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SQL Server 2005 Cluster domain groups RRS feed

  • Question

  • We have an SQL Server 2005 cluster installation on Windows. At installation time of the cluster, we defined three domain groups for accessing the cluster:

    ·         AD\DG_Cluster

    ·         AD\DG_Cluster_FullText

    ·         AD\DG_Cluster_SysAdmin

    In all three of these domain groups, the same one user (AD\Cluster_svc) is specified as a member. SQL Server creates logins for and assigns the following server roles to the domain groups:

    ·         AD\DG_Cluster: sysadmin

    ·         AD\DG_Cluster_FullText: no roles or db access.

    ·         AD\DG_Cluster_SysAdmin: sysadmin

    This results in the user AD\Cluster_svc getting two different type of roles: none and sa.

    In our situation, it makes no sense to have three different domain groups for the cluster as they contain only one user (AD\Cluster_svc).

    Two questions:

    ·         Is it possible to specify only one domain group for the cluster without re-installing the whole cluster and how could we achieve this?

    ·         Why is the AD\DG_Cluster_FullText domain group login assigned no roles (as well in the instance as in any database)?

     


    Peter Elzinga
    Monday, March 8, 2010 10:55 AM

Answers

  • These groups not only have SQL Server permissions but also DACL entries on SQL folders.

    SQL Server AD Group will have Full Control on DATA, LOG, BACKUP, FTData folders in the SQL Installation path.
    SQL FT  AD Group will have Full Control on FTData folder.
    SQL Agent  AD Group will have Full Control on LOG folder.

    Does that makes sense for using 3 different groups for these 3 services?

    Answer for question 1:
    Yes. You can change these group by following this approach:
    Step 1: Download PsGetSID from http://technet.microsoft.com/en-us/sysinternals/bb897417.aspx
    Step 2: Run PsGetSID <FT Group Name> to get SID value. SID value would be like S-1-5-21-1602856525-803909848-2320068549-1118
    Step 3: Locate key AGTGroup, FTSGroup under HKEY_LOCAL_MACHINE\SOFTWARE\Microsoft\Microsoft SQL Server\MSSQL.x\Setup where x will be your Instance ID and you can note that SID Values you got from PsGetSID is matching with registry value.
    Step 4: Change the values of these keys to new SID (If you create new group in AD, then retreive SID for this group using PsGetSID else if you are planning to use SQL Server Group then copy paste SID from SQLGroup key to FTSGroup, AGTGroup)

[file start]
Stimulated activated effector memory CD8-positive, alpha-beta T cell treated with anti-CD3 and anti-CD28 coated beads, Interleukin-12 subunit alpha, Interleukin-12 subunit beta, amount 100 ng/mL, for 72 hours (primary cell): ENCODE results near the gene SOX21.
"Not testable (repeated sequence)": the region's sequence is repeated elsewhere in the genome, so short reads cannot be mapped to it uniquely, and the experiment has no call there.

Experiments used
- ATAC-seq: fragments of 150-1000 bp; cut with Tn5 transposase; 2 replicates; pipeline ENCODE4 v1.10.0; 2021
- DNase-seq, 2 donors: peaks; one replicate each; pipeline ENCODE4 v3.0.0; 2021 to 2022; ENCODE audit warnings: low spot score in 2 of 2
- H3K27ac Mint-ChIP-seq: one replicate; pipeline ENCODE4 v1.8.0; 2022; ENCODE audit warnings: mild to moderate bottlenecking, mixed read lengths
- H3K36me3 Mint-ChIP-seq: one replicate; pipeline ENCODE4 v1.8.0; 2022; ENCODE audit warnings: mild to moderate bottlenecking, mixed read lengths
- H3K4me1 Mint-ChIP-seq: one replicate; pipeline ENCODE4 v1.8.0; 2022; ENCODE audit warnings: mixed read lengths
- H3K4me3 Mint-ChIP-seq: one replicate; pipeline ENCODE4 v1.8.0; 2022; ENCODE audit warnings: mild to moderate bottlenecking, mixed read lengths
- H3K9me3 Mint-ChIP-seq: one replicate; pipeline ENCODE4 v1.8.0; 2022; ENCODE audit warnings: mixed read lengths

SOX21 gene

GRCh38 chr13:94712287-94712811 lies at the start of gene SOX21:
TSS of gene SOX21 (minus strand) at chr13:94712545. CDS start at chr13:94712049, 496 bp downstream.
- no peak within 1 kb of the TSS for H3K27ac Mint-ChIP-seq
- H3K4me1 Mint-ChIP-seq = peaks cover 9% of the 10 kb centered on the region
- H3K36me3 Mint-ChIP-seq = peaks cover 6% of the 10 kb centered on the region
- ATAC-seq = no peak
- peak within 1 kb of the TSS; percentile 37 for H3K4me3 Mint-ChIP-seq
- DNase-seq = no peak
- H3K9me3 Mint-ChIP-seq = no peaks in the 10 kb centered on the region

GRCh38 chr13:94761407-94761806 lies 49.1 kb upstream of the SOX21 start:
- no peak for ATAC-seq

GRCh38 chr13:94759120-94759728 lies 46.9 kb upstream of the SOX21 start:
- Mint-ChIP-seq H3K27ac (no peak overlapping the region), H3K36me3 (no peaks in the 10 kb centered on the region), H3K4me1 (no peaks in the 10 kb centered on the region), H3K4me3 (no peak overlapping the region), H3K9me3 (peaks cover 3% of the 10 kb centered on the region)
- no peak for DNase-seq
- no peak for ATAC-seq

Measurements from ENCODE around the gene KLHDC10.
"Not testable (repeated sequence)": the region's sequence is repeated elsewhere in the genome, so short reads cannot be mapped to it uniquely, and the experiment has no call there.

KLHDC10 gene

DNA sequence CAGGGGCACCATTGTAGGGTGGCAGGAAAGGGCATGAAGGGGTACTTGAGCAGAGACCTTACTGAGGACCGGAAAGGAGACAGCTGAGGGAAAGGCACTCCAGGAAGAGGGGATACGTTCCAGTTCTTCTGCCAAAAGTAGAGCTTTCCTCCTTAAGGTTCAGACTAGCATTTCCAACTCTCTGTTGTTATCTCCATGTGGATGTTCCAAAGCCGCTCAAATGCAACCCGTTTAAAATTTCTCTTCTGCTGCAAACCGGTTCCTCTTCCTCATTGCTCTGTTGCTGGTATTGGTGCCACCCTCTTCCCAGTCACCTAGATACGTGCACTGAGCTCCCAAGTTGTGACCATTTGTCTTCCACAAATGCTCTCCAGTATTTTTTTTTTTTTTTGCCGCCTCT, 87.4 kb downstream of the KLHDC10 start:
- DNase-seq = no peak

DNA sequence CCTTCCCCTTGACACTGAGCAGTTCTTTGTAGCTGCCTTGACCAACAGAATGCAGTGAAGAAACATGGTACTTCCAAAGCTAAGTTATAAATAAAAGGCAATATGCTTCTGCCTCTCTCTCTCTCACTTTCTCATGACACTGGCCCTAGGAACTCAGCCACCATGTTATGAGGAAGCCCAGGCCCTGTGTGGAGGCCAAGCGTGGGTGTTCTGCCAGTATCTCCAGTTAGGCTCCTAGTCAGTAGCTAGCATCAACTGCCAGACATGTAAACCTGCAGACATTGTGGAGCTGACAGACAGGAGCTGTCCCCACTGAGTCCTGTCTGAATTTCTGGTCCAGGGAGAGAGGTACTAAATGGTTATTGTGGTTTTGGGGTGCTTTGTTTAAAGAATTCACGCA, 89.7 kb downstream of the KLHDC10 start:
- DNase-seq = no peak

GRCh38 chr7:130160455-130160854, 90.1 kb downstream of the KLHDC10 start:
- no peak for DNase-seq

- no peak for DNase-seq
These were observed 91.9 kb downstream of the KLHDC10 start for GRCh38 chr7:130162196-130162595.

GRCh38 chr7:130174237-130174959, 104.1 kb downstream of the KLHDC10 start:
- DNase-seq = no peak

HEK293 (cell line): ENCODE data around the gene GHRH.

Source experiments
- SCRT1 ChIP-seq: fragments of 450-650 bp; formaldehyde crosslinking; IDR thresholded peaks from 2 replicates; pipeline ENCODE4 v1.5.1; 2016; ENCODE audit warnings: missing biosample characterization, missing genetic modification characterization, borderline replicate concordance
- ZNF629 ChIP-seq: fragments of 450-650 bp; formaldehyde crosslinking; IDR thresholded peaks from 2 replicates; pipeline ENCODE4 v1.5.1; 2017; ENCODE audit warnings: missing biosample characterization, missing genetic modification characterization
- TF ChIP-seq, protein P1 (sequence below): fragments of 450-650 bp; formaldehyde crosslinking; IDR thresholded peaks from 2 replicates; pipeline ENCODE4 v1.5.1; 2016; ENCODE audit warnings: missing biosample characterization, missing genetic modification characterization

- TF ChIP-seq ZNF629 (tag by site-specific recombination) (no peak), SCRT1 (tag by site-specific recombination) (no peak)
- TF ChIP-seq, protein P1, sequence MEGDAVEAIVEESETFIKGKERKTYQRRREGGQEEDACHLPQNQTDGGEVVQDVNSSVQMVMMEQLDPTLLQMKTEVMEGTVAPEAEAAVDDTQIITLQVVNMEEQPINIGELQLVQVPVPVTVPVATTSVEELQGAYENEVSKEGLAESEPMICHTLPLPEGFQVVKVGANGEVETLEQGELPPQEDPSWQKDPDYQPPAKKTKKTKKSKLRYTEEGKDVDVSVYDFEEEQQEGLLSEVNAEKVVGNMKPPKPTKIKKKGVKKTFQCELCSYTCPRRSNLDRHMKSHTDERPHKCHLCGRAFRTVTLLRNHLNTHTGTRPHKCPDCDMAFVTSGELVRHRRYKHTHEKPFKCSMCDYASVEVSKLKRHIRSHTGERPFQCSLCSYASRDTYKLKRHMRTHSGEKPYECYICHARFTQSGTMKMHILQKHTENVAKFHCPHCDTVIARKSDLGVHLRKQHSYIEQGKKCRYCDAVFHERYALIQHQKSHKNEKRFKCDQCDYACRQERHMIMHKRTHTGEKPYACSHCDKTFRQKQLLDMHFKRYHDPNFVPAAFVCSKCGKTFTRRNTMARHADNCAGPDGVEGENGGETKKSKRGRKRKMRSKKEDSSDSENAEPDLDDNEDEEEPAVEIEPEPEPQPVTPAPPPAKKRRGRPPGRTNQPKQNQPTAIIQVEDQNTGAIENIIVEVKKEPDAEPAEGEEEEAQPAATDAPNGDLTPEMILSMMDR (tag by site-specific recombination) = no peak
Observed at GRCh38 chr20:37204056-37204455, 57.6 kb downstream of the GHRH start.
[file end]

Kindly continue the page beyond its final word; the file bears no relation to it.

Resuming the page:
Step 5: Add the new group to SQL Server if you are adding new group and Remove the unwanted group from SQL Server login
    Step 6: Provide necessary folder permissions to this group on DATA, BACKUP, LOG... folders

    Answer for question 2:
    SQL Agent account needs sysadmin permission to connect to SQL Server, thus why you see sa given to SQLAGT Group
    SQL Fulltext Service doesn't need this permission and just needs public server role.

    Make sure you add the SQL Server service account manually to the new domain group created.

    Instead of this manuall approach, Refer "Method 2" given in the KB article http://support.microsoft.com/?kbid=915846

    Method 2 will not reinstall SQL Server, it will just update the domain groups and registry

    Reply if you have any clarifications..


    Thanks!
    Sakthi
    Tuesday, March 9, 2010 2:17 PM

All replies

  • These groups not only have SQL Server permissions but also DACL entries on SQL folders.

    SQL Server AD Group will have Full Control on DATA, LOG, BACKUP, FTData folders in the SQL Installation path.
    SQL FT  AD Group will have Full Control on FTData folder.
    SQL Agent  AD Group will have Full Control on LOG folder.

    Does that makes sense for using 3 different groups for these 3 services?

    Answer for question 1:
    Yes. You can change these group by following this approach:
    Step 1: Download PsGetSID from http://technet.microsoft.com/en-us/sysinternals/bb897417.aspx
    Step 2: Run PsGetSID <FT Group Name> to get SID value. SID value would be like S-1-5-21-1602856525-803909848-2320068549-1118
    Step 3: Locate key AGTGroup, FTSGroup under HKEY_LOCAL_MACHINE\SOFTWARE\Microsoft\Microsoft SQL Server\MSSQL.x\Setup where x will be your Instance ID and you can note that SID Values you got from PsGetSID is matching with registry value.
    Step 4: Change the values of these keys to new SID (If you create new group in AD, then retreive SID for this group using PsGetSID else if you are planning to use SQL Server Group then copy paste SID from SQLGroup key to FTSGroup, AGTGroup)
    Step 5: Add the new group to SQL Server if you are adding new group and Remove the unwanted group from SQL Server login
    Step 6: Provide necessary folder permissions to this group on DATA, BACKUP, LOG... folders

    Answer for question 2:
    SQL Agent account needs sysadmin permission to connect to SQL Server, thus why you see sa given to SQLAGT Group
    SQL Fulltext Service doesn't need this permission and just needs public server role.

    Make sure you add the SQL Server service account manually to the new domain group created.

    Instead of this manuall approach, Refer "Method 2" given in the KB article http://support.microsoft.com/?kbid=915846

    Method 2 will not reinstall SQL Server, it will just update the domain groups and registry

    Reply if you have any clarifications..


    Thanks!
    Sakthi
    Tuesday, March 9, 2010 2:17 PM
  • Hi Sakti,

    Thank you very much for your very clear reply. You have helped us a lot.

    We are going to try this out in our test environment which is also a cluster solution.
    When this test is satisfactory, we will apply it also to our production environment.
    If anything pops up during this process, I will post my findings here.

    Kind regards,

    Peter Elzinga
    Monday, March 22, 2010 9:52 AM